Injunctive relief, disgorgement, prejudgment interest, and civil penalties have been sought by the Securities Exchange Commission (SEC) in their complaint charging (now former) investment advisor Naseem Salamah with the violation of several federal securities laws.
Naseem Salamah Fraud Allegation
The action arises from allegations of Salamah having stolen over $968,600 from three elderly clients through actions taken between August 2017 and May 2021. Salamah, who has been charged with fraud, apparently deliberately zeroed in on these clients because “he did not think they would pay close attention to their brokerage account statements.”
On the pretext of moving their funds for the purpose of diversification of their securities holdings, he actually moved them into a bank account controlled by him. From there, the trail leads to the money being spent on luxury cars, private school tuition, and vacations. Allegations against Salamah also include forgery of the firm’s chief compliance officer on the funds’ transfer forms, in order to put a stamp of genuineness on the transactions.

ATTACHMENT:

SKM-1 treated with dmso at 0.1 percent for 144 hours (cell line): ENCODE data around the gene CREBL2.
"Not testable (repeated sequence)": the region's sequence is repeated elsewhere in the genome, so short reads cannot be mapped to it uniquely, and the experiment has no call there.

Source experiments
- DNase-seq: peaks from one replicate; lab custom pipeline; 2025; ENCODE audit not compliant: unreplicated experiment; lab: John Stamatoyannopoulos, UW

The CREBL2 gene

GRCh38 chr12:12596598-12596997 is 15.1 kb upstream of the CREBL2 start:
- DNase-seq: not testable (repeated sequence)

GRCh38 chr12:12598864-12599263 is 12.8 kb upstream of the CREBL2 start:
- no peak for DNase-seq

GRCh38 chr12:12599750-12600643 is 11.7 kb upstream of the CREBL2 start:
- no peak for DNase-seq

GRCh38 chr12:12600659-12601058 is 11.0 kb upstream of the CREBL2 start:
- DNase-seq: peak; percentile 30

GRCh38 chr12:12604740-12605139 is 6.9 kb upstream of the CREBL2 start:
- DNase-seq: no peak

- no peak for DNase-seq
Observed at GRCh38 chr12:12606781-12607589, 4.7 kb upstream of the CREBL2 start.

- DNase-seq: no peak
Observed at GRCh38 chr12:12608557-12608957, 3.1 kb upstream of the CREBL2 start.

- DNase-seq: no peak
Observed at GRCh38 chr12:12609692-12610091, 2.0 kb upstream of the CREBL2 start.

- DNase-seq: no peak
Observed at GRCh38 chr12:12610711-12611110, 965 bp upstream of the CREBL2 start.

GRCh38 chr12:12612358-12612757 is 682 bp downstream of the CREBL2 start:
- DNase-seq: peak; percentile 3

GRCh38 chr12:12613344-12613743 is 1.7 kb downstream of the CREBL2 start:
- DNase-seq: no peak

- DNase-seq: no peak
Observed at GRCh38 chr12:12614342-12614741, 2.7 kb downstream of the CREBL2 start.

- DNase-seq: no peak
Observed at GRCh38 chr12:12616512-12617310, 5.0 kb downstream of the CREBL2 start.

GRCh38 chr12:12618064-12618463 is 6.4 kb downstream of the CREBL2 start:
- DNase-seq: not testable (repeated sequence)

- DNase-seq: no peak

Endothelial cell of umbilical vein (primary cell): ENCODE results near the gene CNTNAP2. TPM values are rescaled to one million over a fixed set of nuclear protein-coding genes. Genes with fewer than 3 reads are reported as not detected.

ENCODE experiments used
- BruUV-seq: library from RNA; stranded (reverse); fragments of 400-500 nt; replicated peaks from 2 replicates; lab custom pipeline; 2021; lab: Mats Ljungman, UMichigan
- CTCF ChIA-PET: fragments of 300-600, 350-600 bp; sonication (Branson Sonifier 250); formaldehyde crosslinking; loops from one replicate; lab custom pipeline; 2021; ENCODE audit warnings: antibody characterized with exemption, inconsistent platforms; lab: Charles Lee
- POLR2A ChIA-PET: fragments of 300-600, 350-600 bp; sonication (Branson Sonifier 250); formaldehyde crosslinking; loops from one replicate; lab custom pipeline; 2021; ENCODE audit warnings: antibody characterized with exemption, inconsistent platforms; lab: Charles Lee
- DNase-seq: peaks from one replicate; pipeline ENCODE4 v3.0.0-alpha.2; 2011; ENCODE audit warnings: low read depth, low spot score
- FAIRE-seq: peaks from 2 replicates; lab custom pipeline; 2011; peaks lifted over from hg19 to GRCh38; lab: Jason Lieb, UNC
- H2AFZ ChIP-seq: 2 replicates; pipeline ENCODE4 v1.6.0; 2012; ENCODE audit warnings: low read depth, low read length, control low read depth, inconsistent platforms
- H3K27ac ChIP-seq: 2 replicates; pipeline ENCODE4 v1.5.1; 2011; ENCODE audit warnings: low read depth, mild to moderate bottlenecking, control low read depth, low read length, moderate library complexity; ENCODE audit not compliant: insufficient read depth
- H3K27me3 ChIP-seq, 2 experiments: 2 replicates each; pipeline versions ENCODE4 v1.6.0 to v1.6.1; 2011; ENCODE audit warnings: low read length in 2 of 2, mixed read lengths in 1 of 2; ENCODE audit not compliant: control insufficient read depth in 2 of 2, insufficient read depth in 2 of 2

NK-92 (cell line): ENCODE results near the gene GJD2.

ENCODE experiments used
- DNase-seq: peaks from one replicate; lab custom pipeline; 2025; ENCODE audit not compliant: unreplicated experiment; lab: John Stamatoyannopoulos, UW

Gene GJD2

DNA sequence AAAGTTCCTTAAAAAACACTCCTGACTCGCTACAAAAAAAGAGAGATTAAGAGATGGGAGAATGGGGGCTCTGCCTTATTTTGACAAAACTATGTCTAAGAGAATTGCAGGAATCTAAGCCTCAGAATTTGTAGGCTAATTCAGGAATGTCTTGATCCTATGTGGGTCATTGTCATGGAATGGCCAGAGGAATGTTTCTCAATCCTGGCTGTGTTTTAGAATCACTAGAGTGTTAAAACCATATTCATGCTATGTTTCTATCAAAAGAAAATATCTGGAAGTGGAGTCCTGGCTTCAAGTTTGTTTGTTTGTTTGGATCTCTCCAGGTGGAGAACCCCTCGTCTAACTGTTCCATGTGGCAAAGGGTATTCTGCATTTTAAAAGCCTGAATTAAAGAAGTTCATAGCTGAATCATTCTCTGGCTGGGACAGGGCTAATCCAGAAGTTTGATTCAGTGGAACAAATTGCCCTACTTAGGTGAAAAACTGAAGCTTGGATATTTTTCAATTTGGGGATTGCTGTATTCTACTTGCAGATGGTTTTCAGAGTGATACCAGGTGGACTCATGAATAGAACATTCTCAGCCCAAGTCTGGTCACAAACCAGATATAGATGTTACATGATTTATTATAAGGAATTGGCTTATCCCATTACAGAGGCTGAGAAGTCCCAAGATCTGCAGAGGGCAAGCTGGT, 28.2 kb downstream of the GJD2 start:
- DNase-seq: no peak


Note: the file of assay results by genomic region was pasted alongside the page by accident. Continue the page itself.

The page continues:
In an effort to stem the questions that were raised by one of the affected investors, he provided concocted brokerage statements showing balances to be higher than they actually were. Even tax forms were not spared. He fabricated them for a client. The trigger for this was the taxes that became due to the IRS on account of withdrawals from the brokerage accounts. The trigger for the unraveling of the scheme appears to be the questions raised by the daughter of one of the impacted investors, about the withdrawals that seemed to be ‘significant,’ and not in line with expectations. That led to his access to client accounts being suspended and his services terminated by the firm he was associated with.
According to his BrokerCheck profile, he was fired from NinePoint Advisors in late May for allegedly “forging paperwork to have disbursements made from client accounts without their knowledge, and have the checks made out to a separate account which he controlled.” SEC has noted that Salamah’s affiliation between January 2013 and June 2021 was with a state-registered investment advisor. The advisor’s name, they note, is not mentioned in the complaint.
Salamah has consented to an injunction and to have the court consider the SEC’s claims for disgorgement, prejudgment interest, and civil penalties at a later date.
In a parallel action, the U.S. Attorney’s Office for the Northern District of Illinois has also filed criminal charges in the case.